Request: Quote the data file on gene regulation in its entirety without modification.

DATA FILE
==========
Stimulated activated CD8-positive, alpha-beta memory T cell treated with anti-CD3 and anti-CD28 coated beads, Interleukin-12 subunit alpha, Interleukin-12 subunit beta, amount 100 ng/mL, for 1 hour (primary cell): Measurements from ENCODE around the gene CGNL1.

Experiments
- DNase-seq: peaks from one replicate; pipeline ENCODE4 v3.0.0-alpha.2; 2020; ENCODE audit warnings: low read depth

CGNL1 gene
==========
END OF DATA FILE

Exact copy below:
Stimulated activated CD8-positive, alpha-beta memory T cell treated with anti-CD3 and anti-CD28 coated beads, Interleukin-12 subunit alpha, Interleukin-12 subunit beta, amount 100 ng/mL, for 1 hour (primary cell): Measurements from ENCODE around the gene CGNL1.

Experiments
- DNase-seq: peaks from one replicate; pipeline ENCODE4 v3.0.0-alpha.2; 2020; ENCODE audit warnings: low read depth

CGNL1 gene